A range of studies recognise that television is more important than other media primarily because of its universal accessibility to all classes, ages and types of children. As Buckingham et al (2004) pointed out in their review of academic literature for Ofcom’s review of media literacy: “among the barriers to media literacy are several inter-related factors of which social class and economic status are the most well established. These barriers limit children’s access to the internet although not to established media such as radio or television.” (2004:3). Livingstone and Bovill (1999) found that, in contrast to other media usage, virtually all (99%) of their sample of 1,303 children watched television regularly, compared with 19% using the internet. These figures are of course higher now. Livingstone and Bober, in a more recent 2005 review, found that 41% of 9-19 year olds are daily users of the internet, but the youngest (9-11) and the oldest (18-19) plus disabled and poorer children, were less likely to use it. Ofcom’s Media Literacy Review (2006) noted that television is still the most popular medium with children watching 13.9 hours a week and children in lower income groups watching more (15.5 hours). Although viewing is fragmenting across channels, and children have increasing access to a range of other electronic media such as computer games, the internet and portable electronic devices, research indicates the medium appears still to be a secure part of their cultural ‘diet.’ Similar findings have been produced elsewhere. In a 2005 study carried out by Lealand and Zanker in New Zealand (forthcoming in Journal of Children and Media) with 860 8-13 year olds of mixed class, gender and race, children’s use of diverse media including television, computers, radio and mobile phones, was examined. The researchers found that there was consistency in reported levels of daily television viewing across all phases of their research, with 77% in 1999 and 76.8% in 2002 being daily viewers. They comment: “This suggests that claims of a decline of this long-established medium may not hold true for New Zealand children, at least.” The study found that younger members of many New Zealand households (between 19% and 40%) had individual access to a wide range of media (radio, television, computers, mobile phones) for use in their own time and spaces. Nevertheless, the authors noted that “students without access to newer media forms (especially digital or portable media) were still the majority in 2005.”


The future of children’s broadcasting – Academic literature review

Section 2

2 The need for a range of genres in children’s programming Academic studies focusing on the ‘benefits’ of genre diversity can be summarised under the following headings: •


socialisation and citizenship; and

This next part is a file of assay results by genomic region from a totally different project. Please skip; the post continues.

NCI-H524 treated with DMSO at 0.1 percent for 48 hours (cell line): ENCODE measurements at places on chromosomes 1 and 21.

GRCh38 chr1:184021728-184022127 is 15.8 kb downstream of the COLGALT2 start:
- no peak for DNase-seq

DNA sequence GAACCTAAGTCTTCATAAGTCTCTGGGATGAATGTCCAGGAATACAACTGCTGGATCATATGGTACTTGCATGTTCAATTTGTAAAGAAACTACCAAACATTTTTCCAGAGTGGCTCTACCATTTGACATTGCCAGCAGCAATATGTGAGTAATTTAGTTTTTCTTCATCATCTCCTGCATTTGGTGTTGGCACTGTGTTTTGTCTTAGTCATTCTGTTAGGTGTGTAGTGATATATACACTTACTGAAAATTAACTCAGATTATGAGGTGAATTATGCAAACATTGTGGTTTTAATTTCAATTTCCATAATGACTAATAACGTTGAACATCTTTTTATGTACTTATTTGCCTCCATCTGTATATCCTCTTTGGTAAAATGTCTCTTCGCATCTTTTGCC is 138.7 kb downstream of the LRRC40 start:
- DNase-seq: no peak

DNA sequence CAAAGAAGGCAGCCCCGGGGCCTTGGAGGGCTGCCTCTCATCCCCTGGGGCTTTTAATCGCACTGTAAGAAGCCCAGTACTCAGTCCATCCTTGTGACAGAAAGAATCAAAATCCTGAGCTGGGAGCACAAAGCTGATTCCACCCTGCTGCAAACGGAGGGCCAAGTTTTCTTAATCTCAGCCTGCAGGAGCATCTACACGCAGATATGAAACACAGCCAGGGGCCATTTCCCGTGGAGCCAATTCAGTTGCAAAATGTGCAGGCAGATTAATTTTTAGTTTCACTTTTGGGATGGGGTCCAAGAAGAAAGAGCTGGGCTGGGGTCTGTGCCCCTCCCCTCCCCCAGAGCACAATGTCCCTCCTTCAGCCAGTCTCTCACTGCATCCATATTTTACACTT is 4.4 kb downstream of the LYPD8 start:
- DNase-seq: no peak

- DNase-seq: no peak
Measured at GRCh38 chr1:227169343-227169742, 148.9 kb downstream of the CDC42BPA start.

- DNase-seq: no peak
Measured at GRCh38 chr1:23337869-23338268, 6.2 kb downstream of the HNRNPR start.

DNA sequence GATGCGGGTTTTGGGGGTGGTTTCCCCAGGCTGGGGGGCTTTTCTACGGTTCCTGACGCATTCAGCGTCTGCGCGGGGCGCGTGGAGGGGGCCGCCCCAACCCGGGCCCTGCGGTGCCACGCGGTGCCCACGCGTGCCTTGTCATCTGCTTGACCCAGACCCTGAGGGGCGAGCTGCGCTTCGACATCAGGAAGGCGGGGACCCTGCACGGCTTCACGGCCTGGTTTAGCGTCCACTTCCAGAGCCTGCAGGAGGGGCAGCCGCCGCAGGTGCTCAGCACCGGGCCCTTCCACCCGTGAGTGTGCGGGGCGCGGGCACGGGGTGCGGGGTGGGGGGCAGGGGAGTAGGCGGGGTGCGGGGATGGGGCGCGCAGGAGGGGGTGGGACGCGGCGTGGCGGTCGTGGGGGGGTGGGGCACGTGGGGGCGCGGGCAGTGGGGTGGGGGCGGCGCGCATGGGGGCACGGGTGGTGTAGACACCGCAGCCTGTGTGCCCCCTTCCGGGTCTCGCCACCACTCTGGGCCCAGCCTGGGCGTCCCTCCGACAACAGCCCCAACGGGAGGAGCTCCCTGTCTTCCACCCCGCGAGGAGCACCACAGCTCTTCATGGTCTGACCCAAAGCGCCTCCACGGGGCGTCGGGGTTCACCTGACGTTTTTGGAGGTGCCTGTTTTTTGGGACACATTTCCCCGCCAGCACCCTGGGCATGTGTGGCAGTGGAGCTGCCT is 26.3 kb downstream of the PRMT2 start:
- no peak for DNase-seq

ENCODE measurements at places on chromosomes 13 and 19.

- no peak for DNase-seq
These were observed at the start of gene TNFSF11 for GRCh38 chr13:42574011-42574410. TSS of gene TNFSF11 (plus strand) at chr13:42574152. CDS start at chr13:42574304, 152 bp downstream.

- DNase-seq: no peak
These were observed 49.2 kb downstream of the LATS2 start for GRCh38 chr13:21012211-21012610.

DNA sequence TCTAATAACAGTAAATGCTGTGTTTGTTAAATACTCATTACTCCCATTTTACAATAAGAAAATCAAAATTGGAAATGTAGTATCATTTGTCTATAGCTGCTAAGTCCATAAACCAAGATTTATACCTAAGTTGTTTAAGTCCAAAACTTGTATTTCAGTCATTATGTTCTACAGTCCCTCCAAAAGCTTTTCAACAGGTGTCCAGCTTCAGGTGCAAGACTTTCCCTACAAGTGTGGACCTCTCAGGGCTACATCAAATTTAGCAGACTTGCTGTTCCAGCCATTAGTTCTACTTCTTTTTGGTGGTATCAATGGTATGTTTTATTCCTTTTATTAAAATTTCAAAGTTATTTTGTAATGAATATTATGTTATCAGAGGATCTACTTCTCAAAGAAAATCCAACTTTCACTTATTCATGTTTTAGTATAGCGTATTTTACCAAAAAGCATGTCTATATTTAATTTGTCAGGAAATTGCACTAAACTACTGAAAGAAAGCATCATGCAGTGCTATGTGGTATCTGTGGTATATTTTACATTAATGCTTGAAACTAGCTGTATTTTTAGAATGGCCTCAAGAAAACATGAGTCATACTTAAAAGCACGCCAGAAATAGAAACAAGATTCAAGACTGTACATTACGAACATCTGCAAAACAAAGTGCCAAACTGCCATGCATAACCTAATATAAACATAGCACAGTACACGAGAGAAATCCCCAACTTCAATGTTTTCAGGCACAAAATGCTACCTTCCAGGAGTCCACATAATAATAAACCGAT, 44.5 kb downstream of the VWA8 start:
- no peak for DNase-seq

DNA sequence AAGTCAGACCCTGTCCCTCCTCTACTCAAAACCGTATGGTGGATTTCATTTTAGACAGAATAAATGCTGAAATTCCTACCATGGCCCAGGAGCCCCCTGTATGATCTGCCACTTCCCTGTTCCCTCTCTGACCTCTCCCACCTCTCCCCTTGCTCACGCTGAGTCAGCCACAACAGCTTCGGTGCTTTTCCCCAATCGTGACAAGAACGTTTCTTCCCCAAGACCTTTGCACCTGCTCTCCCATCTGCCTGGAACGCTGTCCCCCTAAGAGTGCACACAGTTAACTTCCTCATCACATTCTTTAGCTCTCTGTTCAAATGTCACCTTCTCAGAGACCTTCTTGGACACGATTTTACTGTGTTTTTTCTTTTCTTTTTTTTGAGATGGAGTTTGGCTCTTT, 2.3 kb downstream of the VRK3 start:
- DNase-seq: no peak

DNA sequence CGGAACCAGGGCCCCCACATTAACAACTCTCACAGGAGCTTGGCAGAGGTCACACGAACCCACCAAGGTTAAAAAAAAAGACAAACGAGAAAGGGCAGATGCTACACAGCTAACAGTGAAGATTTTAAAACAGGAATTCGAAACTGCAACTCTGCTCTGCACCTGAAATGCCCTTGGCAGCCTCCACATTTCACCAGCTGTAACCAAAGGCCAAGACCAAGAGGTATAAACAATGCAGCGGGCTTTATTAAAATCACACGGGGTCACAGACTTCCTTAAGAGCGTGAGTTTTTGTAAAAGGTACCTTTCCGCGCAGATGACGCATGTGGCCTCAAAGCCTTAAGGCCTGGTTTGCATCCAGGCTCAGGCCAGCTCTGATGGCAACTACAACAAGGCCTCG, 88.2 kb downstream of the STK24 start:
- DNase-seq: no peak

evidence of enjoyment/personal fulfilment.

In this section, evidence for these benefits from a variety of programming types is summarised, together with sections on parents’ and teachers’ views of children’s television.


Critical studies of specific programmes

The traditional range of genres and types of children’s programming – drama, game shows, different forms of animation, children’s ‘soaps’, comedy, fantasy, storytelling – have begun to stimulate critical analyses of specific children’s programmes, in the way that literary academic writing has long focused on particular literary texts. This expanding sub-category is indicative of a greater scholarly awareness of, and respect for, the cultural value of children’s television. Publications in this field include Small Screens (ed Buckingham, 2002); In Front of the Children (eds Bazalgette and Buckingham, 1995); The TV Genre Book (ed Creeber, 2001); Popular Television Drama: Critical Perspectives, (eds Lacey and Bignell, 2005); Turning the page: children’s literature in performance, (eds Ridgman. and Collins, 2006), and a special edition of the journal Screen, based on a conference on children and screen media in Glasgow in 2005 (Screen, 46, 3, Autumn 2005). Academic studies of children and media, as mentioned, have tended to focus on audience research, or policy issues: critical studies represent a new direction in academic writing, very much stimulated by the diversity of programme types, writing, production techniques and different types of representation found in children’s programming. (See also Kleeman, 2001, on the diversity of programming in the international Prix Jeunesse).

2.2 2.2.1

Learning Defining learning

Research suggests that some learning from television comes about as a result of intentional instruction, teaching skills such as letters, numbers, concepts and factual information, especially in the case of pre-school programming. But much learning from television – as well as from other experiences – is incidental and dependent on children’s own selective attention. Children pay selective attention to different programmes, not only according to taste and interest, but also according to the programme’s appropriateness to their stage of development. Anderson and Pempek found that children aged 12 to 24 months paid higher levels of attention to Teletubbies, a programme aimed at their age group, than to Sesame Street, a programme for slightly older children (2005: 510). Teletubbies, controversial when it was first created because it was one of the first UK programmes aimed at under-threes, attracts high levels of active attention ”with singing, dancing, pointing, imitating behaviours,